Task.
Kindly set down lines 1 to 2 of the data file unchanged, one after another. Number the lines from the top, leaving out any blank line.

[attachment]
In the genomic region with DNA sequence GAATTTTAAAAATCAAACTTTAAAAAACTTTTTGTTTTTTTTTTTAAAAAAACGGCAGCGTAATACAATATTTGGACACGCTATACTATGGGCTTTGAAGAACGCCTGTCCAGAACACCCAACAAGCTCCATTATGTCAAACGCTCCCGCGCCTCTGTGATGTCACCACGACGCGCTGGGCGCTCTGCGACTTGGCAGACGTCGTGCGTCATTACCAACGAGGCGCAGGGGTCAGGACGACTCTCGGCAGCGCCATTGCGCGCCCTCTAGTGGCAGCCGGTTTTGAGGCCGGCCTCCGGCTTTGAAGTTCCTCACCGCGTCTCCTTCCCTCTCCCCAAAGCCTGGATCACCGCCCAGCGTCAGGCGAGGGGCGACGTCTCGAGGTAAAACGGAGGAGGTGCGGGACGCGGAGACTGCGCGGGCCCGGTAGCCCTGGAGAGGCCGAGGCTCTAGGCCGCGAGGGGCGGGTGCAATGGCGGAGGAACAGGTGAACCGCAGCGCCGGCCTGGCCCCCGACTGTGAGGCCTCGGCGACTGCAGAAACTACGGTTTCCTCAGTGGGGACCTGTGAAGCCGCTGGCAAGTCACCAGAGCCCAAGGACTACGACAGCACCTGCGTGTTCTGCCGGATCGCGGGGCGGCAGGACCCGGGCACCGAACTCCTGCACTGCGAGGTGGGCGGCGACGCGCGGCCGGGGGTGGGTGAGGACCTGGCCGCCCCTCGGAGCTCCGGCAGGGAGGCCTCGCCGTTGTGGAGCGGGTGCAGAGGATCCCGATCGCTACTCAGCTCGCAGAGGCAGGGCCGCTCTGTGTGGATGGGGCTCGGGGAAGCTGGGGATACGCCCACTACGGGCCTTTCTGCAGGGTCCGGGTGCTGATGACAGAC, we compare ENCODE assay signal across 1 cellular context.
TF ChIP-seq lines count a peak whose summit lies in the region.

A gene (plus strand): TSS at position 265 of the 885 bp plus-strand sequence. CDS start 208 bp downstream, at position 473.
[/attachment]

In the genomic region with DNA sequence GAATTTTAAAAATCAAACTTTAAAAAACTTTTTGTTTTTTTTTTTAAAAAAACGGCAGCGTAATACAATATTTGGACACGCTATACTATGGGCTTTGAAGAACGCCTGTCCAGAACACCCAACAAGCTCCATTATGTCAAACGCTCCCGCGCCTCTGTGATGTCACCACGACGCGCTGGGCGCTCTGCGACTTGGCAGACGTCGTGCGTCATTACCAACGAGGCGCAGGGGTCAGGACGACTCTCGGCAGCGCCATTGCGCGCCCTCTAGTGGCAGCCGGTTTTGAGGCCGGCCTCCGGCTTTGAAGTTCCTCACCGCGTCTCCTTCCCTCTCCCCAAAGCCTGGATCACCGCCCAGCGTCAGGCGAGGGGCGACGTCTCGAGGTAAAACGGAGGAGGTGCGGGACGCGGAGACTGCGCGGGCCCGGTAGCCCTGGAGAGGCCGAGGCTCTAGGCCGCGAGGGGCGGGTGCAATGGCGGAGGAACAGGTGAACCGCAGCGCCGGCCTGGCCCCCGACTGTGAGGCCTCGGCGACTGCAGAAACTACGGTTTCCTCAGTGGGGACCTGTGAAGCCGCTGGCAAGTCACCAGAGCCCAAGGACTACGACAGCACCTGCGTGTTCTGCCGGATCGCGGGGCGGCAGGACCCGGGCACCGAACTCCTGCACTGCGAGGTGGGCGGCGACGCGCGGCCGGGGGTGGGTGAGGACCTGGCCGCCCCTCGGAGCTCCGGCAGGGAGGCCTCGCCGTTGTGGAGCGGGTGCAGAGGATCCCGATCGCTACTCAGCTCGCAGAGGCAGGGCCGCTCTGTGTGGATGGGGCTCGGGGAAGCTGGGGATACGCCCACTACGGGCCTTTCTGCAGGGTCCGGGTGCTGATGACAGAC, we compare ENCODE assay signal across 1 cellular context.
TF ChIP-seq lines count a peak whose summit lies in the region.